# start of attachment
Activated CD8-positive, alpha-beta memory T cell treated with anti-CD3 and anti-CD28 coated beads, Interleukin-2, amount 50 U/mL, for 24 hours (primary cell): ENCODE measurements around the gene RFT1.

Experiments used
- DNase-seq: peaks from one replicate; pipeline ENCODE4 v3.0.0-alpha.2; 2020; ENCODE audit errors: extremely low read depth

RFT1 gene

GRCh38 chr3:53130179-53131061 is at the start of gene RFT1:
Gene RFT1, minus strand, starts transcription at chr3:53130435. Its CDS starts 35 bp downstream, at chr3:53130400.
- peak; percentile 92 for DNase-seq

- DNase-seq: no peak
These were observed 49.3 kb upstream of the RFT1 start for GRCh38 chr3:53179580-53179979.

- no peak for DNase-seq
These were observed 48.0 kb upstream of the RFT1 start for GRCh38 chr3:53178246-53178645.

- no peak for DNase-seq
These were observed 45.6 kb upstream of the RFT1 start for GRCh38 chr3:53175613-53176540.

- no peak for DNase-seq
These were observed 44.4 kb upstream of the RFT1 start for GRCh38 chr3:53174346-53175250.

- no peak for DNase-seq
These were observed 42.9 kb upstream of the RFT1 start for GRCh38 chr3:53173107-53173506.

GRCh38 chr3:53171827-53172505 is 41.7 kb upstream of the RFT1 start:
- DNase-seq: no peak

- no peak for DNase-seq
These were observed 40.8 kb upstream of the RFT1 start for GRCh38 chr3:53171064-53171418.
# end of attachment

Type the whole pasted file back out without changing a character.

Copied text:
Activated CD8-positive, alpha-beta memory T cell treated with anti-CD3 and anti-CD28 coated beads, Interleukin-2, amount 50 U/mL, for 24 hours (primary cell): ENCODE measurements around the gene RFT1.

Experiments used
- DNase-seq: peaks from one replicate; pipeline ENCODE4 v3.0.0-alpha.2; 2020; ENCODE audit errors: extremely low read depth

RFT1 gene

GRCh38 chr3:53130179-53131061 is at the start of gene RFT1:
Gene RFT1, minus strand, starts transcription at chr3:53130435. Its CDS starts 35 bp downstream, at chr3:53130400.
- peak; percentile 92 for DNase-seq

- DNase-seq: no peak
These were observed 49.3 kb upstream of the RFT1 start for GRCh38 chr3:53179580-53179979.

- no peak for DNase-seq
These were observed 48.0 kb upstream of the RFT1 start for GRCh38 chr3:53178246-53178645.

- no peak for DNase-seq
These were observed 45.6 kb upstream of the RFT1 start for GRCh38 chr3:53175613-53176540.

- no peak for DNase-seq
These were observed 44.4 kb upstream of the RFT1 start for GRCh38 chr3:53174346-53175250.

- no peak for DNase-seq
These were observed 42.9 kb upstream of the RFT1 start for GRCh38 chr3:53173107-53173506.

GRCh38 chr3:53171827-53172505 is 41.7 kb upstream of the RFT1 start:
- DNase-seq: no peak

- no peak for DNase-seq
These were observed 40.8 kb upstream of the RFT1 start for GRCh38 chr3:53171064-53171418.